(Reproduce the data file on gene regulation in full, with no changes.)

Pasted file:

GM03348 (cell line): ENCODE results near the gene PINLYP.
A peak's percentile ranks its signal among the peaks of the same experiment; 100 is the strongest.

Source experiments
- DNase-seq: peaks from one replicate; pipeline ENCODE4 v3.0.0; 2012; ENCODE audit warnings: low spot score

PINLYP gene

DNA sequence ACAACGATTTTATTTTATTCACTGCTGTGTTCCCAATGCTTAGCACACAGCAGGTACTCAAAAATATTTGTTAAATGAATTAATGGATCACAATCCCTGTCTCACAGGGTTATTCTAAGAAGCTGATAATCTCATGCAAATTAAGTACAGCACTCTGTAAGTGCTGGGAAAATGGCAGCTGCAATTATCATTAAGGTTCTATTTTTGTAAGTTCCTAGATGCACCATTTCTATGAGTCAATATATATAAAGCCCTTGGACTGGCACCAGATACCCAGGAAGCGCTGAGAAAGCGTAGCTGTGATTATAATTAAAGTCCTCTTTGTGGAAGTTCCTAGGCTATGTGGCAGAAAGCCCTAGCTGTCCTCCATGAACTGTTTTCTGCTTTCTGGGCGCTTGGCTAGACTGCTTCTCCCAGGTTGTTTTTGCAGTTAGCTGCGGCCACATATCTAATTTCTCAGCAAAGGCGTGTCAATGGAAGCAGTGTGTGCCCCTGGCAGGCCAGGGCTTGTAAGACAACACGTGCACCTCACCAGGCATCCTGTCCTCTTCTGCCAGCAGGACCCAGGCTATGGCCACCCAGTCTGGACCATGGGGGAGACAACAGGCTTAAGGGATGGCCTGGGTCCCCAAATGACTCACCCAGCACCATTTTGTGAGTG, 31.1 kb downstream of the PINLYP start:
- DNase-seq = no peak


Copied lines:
GM03348 (cell line): ENCODE results near the gene PINLYP.
A peak's percentile ranks its signal among the peaks of the same experiment; 100 is the strongest.

Source experiments
- DNase-seq: peaks from one replicate; pipeline ENCODE4 v3.0.0; 2012; ENCODE audit warnings: low spot score

PINLYP gene

DNA sequence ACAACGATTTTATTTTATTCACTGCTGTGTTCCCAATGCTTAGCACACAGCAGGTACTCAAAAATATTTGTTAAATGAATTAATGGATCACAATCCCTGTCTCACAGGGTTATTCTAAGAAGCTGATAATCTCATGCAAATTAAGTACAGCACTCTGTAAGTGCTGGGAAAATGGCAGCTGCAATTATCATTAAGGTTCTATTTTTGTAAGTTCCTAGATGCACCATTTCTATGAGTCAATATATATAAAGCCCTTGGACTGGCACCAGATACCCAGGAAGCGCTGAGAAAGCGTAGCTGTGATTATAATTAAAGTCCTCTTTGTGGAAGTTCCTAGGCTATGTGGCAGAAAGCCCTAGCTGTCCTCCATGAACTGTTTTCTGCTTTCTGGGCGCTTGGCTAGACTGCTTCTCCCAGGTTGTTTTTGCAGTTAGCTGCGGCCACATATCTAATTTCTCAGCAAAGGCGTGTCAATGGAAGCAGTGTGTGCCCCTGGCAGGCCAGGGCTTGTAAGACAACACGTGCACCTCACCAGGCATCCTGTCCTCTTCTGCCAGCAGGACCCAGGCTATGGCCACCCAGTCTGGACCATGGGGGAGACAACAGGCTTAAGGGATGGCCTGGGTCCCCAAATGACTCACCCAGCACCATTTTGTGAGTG, 31.1 kb downstream of the PINLYP start:
- DNase-seq = no peak